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Katja Mombaur (AM’04-M’05) Prof. Dr. Katja Mombaur joined the University Waterloo in March 2020 as Full Professor and Canada Excellence Research Chair (CERC) for Human-Centred Robotics & Machine Intelligence. Her research focuses on understanding human movement by a combined approach of model-based optimization and experiments and using this knowledge to improve motions of humanoid robots and the interactions of humans with exoskeletons, prostheses and external physical devices. Her goal is to endow humanoid and wearable robots with motion intelligence that allow them to operate safely in a complex human world. Prior to coming to Canada, she has been a Full Professor at the Institute of Computer Engineering of Heidelberg University and head of the Optimization, Robotics & Biomechanics group, as well as coordinator of the Heidelberg Center for Motion Research. She holds a diploma degree in Aerospace Engineering from the University of Stuttgart and a PhD In Applied Mathematics from Heidelberg. She has coordinated the European project KoroiBot, has been part of several other European projects such as Spexor, MOBOT and ECHORD, and still is a partner in the ongoing European projects Eurobench and Agilis, and one of the directors of the HeiAge project in Heidelberg.
Model-based optimization for improving the motion intelligence of human-centred robots
Human-centred robots have the potential to support and facilitate people’s lives, ranging from improved well-being and increase independence to reduced risk or harm and a removal of boring jobs. They can take the form of humanoid robots, wearable robots or other types of mobility assistance robots and have to enter in in close physical interactions with humans or support them physically. For this, human-centred robots require motion intelligence or embodied intelligence that makes the robot aware of how it moves in and interacts with its dynamic environment and with humans. In addition to biomechanical studies of human behavior, model-based optimization or optimal control is a widely used approach for generating and controlling motions of human-centered robots. Optimization can tackle the challenges of such systems which include a high complexity, redundancy, underactuation, and a high risk of instability and falls. In this talk, I will present different examples from my research group on using model-based optimal control to control different humanoid robot platform and to improve the design and control of wearable robots for the lower limbs and the lower back and other assistive devices. I will discuss different levels of modeling robots – and in some cases also the interacting humans - to address specific research questions. In addition, I will discuss possible combinations of optimal control methods with reinforcement learning and movement primitive approaches to reduce computation times and improve robot control.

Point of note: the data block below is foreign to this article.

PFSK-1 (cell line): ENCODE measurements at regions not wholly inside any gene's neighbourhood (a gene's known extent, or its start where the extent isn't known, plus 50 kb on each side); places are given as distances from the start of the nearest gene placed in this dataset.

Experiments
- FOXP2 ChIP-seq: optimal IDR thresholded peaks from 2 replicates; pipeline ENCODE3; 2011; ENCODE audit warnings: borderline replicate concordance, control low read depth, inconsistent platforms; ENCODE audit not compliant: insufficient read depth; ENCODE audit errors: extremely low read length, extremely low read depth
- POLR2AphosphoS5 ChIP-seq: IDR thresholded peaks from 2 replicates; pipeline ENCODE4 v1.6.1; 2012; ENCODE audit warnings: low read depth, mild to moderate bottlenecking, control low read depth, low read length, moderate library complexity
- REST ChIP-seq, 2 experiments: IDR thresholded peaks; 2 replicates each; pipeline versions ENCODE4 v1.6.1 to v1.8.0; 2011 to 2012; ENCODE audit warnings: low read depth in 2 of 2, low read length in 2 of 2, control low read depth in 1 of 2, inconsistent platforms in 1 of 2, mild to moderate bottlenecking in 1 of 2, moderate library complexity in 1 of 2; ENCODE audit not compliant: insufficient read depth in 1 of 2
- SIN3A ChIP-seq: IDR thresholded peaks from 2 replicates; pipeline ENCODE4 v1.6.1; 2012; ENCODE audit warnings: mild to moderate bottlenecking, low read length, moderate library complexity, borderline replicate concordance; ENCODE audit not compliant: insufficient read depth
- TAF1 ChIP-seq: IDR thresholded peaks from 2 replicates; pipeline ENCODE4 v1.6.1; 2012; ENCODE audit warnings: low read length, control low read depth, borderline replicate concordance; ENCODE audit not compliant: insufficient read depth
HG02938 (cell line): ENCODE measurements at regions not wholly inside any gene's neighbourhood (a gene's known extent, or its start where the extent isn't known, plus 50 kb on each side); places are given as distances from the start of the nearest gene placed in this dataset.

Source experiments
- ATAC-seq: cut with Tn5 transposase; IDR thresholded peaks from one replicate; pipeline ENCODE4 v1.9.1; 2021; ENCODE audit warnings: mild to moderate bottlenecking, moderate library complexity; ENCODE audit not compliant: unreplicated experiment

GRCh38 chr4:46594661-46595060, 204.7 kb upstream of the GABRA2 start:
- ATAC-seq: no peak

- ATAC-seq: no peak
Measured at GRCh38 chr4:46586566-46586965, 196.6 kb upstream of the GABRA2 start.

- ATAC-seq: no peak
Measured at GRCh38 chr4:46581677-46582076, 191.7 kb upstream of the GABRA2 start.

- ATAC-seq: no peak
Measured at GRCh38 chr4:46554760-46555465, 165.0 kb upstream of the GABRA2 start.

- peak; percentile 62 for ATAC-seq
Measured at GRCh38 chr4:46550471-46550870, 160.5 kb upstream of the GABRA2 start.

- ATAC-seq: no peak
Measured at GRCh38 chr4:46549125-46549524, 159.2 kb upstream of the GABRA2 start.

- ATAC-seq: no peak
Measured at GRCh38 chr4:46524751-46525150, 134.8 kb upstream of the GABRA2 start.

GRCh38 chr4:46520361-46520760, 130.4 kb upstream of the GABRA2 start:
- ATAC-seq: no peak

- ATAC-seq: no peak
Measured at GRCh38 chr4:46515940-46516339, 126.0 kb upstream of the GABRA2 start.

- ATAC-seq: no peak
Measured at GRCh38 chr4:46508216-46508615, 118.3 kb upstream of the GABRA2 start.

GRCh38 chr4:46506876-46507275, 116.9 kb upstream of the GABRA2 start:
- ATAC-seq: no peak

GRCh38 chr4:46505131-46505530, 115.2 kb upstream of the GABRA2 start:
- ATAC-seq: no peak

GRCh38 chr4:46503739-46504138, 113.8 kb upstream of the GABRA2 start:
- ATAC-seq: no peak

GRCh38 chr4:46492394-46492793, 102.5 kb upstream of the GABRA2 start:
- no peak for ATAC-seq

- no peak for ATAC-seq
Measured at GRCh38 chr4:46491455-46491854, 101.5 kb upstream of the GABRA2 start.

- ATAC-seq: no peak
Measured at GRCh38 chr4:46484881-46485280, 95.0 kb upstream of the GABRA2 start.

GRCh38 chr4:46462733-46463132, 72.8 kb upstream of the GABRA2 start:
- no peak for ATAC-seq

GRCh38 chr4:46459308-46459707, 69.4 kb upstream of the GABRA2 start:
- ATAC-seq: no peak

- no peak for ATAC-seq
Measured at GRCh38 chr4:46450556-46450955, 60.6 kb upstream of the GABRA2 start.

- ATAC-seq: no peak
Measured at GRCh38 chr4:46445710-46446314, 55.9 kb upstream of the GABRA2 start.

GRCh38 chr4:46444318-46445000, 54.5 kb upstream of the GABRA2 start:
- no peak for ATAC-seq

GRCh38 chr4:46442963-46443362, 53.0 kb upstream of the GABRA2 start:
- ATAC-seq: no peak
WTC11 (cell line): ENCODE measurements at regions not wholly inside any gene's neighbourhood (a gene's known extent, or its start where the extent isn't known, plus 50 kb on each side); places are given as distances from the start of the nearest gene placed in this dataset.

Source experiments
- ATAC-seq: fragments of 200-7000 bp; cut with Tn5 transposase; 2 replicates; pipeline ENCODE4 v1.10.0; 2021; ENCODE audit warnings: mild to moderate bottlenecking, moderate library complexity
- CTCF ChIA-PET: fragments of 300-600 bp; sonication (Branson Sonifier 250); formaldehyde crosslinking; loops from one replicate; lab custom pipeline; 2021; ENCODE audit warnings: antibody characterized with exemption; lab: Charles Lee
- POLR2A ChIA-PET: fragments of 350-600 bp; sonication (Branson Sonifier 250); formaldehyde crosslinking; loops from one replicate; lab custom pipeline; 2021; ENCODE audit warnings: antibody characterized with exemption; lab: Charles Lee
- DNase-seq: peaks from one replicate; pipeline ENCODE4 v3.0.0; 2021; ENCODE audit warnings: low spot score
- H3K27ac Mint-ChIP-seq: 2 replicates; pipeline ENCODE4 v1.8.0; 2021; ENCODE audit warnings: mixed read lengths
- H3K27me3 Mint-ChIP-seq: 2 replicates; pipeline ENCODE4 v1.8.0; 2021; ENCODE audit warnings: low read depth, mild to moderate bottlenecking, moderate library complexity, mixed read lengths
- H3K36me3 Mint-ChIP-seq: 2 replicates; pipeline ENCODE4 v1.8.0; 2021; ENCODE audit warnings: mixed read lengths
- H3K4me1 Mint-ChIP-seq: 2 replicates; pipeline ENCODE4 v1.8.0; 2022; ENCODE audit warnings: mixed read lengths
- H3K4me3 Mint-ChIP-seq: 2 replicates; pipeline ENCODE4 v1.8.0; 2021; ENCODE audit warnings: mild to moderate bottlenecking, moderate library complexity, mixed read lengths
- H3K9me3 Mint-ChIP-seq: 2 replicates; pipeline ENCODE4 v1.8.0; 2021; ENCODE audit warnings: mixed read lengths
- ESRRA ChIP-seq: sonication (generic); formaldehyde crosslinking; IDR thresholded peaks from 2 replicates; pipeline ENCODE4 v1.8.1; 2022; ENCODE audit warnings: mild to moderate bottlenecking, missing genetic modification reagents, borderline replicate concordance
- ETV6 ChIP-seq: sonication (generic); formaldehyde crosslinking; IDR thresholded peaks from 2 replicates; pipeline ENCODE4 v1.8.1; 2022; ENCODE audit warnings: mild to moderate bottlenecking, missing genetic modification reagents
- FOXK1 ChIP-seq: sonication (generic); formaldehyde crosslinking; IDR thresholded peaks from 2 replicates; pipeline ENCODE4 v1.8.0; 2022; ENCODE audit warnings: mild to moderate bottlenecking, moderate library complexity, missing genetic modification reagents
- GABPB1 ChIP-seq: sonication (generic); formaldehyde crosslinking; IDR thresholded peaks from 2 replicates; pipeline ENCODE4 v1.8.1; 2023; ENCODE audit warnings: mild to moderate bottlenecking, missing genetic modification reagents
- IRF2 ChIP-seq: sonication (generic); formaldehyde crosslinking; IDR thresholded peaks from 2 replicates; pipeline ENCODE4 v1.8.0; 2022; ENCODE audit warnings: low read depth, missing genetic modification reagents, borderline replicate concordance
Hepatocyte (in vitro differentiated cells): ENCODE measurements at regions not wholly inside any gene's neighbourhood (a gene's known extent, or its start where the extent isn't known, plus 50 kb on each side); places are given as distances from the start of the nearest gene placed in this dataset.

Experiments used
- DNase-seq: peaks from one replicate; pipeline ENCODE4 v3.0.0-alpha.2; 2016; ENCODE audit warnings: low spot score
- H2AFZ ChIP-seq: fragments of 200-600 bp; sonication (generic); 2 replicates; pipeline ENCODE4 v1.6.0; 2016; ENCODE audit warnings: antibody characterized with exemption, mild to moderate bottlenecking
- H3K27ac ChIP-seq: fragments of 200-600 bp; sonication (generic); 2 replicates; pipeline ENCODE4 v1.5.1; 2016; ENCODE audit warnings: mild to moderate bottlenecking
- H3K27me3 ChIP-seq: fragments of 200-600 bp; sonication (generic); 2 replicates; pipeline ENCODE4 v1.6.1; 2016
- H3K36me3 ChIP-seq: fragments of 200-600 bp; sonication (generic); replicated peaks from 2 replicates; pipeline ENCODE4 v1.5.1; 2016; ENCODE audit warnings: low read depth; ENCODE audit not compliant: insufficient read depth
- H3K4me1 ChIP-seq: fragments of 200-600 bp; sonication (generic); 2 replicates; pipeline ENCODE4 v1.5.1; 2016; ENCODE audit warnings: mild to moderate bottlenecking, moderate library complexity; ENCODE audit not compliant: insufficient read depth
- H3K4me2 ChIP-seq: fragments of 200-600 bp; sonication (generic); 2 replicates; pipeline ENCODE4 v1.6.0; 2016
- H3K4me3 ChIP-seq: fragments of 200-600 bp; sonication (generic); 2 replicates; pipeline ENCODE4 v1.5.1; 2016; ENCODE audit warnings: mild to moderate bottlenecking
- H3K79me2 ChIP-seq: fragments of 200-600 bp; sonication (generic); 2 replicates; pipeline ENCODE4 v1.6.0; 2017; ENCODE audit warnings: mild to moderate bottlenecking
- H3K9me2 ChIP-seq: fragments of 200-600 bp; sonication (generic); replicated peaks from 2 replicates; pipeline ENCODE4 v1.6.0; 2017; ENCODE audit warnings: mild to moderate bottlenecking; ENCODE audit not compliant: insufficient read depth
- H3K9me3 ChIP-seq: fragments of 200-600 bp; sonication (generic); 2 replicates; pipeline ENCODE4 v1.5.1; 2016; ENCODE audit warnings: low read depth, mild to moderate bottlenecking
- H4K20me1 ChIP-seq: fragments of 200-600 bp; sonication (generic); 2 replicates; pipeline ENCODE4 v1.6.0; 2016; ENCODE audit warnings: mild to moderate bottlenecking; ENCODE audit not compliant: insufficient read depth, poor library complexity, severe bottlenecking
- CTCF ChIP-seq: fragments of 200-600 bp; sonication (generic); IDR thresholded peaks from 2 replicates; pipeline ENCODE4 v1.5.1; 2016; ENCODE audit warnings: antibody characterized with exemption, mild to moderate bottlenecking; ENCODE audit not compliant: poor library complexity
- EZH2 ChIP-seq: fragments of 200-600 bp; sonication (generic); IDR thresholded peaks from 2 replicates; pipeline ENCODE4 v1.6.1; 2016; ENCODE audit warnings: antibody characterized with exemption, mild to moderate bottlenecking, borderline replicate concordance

What do we optimize? Inverse Optimal Control as a Tool to Understand Human
Gaining a fundamental understanding of the movements of the human body has long been an important research topic in biomechanics, sports science, physiology, neuroscience, computer animation and many areas of robotics and human-robot interaction. How do humans choose their motions out of the infinite number of ways to perform a given task? And how do motions change based on the situation, or based on the person’s age, training level or medical condition? It is a common assumption that motions of humans and animals – similar to many other processes in nature - are performed in an optimal way due to evolution, learning and training. Optimality principles can be found in the mechanical properties of the executed movements, but also in the closed loop sensory motor system. However, the particular criterion optimized is highly dependent on the specific case and situation and not easy to determine. In this talk, I discuss inverse optimal control as a very promising systematic approach to identify the underlying optimality principles of human movement. Starting from (partial) motion capture data of a specific